The Glimpse Series: Stephanie Malia Hom Explores Mass Tourism in Rome

The Glimpse Series: Stephanie Malia Hom Explores Mass Tourism in Rome
Stephanie Malia Hom poses with a miniature leaning tower of Pisa at the Italia in Miniatura theme park near Rimini.

Stephanie Malia Hom is the recipient of the 2010-2011 Lily Auchincloss Post-Doctoral Rome Prize in Modern Italian Studies. She arrived in Rome from the University of Oklahoma, where she is Assistant Professor of Italian in the Department of Modern Languages, Literatures, and Linguistics. Stephanie’s time in Rome has been spent working on her book manuscript, Destination Italy: Tourism, Nation, Place, which explores how Italy’s identity as a modern nation is intimately bound up with its identity as a mass tourism destination.

A typical week for Stephanie involves researching and writing in the Academy's Arthur & Janet C. Ross Library, while reserving a day or two for going into the field, that is, to observe all things related to mass tourism in Rome. She has interviewed souvenir shop owners near the Trevi Fountain, done the “Caesar shuffle” with the masses from Piazza Venezia to the Colosseum, hunted for old Italian guidebooks, and rode the open-air tour buses around the city. Of the latter, Stephanie argues that these buses—which were inaugurated in 2003—create a new, cinematic mode of viewing the city through travel glances, thus changing the way that Rome has traditionally been seen and experienced.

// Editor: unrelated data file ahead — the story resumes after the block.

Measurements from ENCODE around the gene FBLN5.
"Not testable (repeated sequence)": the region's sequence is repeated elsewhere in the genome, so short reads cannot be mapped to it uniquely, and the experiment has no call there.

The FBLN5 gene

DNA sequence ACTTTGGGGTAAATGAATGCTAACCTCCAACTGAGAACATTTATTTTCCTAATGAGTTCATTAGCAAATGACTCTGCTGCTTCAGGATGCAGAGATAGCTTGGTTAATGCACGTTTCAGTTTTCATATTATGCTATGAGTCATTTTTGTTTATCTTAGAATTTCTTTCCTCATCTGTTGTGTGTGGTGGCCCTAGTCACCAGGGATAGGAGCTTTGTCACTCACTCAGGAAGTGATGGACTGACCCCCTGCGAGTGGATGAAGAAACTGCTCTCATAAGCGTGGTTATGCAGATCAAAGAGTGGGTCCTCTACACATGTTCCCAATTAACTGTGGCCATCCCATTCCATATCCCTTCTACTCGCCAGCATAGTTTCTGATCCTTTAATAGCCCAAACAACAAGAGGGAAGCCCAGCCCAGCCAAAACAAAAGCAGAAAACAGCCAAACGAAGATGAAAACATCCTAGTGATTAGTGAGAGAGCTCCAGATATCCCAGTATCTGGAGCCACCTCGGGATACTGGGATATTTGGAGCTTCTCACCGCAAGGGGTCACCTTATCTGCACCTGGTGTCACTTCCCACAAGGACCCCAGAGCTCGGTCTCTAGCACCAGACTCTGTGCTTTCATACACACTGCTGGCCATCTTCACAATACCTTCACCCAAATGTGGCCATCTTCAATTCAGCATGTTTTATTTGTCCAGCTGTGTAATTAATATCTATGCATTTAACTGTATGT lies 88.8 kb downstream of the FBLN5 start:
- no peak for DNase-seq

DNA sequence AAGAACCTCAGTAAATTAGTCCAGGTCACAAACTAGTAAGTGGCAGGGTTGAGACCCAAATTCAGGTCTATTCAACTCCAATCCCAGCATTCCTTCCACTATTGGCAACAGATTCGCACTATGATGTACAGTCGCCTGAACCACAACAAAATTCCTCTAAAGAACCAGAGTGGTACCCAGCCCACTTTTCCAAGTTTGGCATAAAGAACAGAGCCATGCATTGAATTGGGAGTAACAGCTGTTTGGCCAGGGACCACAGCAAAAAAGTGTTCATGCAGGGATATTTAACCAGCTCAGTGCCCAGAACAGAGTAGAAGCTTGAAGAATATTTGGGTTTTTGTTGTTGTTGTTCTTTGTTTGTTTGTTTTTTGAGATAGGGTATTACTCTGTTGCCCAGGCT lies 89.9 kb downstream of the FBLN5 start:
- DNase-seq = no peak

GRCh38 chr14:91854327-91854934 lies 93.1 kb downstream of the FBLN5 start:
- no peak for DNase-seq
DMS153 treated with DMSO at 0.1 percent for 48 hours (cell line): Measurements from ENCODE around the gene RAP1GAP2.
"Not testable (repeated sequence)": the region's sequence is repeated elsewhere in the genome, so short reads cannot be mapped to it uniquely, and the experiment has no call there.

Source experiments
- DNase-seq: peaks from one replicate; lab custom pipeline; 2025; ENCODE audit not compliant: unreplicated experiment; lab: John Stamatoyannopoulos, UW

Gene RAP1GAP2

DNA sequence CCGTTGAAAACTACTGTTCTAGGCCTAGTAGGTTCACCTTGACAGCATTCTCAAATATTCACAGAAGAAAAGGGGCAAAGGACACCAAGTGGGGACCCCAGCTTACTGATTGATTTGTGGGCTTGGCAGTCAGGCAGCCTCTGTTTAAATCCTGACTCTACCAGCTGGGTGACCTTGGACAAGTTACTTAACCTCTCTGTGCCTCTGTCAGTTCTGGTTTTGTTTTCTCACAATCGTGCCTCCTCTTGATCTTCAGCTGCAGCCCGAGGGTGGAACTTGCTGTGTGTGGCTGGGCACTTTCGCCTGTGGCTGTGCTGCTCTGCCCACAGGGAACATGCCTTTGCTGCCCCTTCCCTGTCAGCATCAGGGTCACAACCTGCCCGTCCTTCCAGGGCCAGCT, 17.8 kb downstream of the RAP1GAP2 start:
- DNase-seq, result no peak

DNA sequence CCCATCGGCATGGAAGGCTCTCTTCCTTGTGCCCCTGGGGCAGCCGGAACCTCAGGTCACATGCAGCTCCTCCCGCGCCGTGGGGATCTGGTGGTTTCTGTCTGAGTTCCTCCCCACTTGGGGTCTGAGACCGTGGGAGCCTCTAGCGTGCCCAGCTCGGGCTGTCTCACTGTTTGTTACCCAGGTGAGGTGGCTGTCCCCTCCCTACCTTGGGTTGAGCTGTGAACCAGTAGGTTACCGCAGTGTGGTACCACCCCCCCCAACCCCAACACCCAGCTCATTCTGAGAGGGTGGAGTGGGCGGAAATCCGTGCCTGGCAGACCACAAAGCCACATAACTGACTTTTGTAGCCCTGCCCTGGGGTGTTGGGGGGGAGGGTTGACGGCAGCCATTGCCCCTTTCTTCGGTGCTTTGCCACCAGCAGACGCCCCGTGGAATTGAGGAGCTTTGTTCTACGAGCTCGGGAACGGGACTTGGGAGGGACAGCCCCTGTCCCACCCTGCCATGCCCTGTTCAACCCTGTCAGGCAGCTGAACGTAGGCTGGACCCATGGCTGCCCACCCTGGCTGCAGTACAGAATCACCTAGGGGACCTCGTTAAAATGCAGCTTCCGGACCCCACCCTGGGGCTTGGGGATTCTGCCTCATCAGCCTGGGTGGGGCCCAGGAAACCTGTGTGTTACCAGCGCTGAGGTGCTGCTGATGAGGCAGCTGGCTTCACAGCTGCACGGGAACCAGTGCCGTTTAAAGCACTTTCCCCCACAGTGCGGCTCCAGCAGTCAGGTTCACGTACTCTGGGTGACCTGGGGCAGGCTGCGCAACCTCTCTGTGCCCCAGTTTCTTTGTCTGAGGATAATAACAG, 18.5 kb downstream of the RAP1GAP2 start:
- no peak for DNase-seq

Stephanie is currently working on a chapter about guidebooks, the origin of which can be traced directly to the pilgrimage manuals for the Holy Land, Santiago de Compostela, and more importantly, Rome. In the Barbara Goldsmith Rare Book Room of the Academy library, Stephanie has had the opportunity to see a copy of the famed ninth-century Einsiedeln itinerary, one of the earliest pilgrimage guides to the city, as well as the famous twelfth-century Mirabilia Urbis Romae, the first true guidebook that outlines touring routes around Rome. For inspiration, she recently traced these routes to four of Rome’s seven pilgrimage churches, for, she notes that pilgrims were very much the ancestors of modern tourists.

Stephanie’s research has also taken her beyond the Roman boundaries. In the fall, she made a trip up to the archives of the Touring Club Italiano in Milan, the primary organization responsible for creating a domestic tourism industry in Italy. This spring, her travels have taken her to Italy’s first seaside resort, Rimini, as well as to the first motels and holiday villages constructed in Puglia (Ostuni) and Calabria (Capo Rizzuto) during the 1950s and ‘60s.

Outside of researching and writing, Stephanie has enjoyed being a tourist with her fellow Fellows, with trips to the Venice Biennale, Florence and Arezzo, and especially on the spring trip to Turkey. She also plays the position of forward for the AARFC (American Academy in Rome Football Club) and is a member of the Club Alpino Italiano, through which she often goes on weekend hikes to explore the wilds of Lazio and beyond.

Press inquiries

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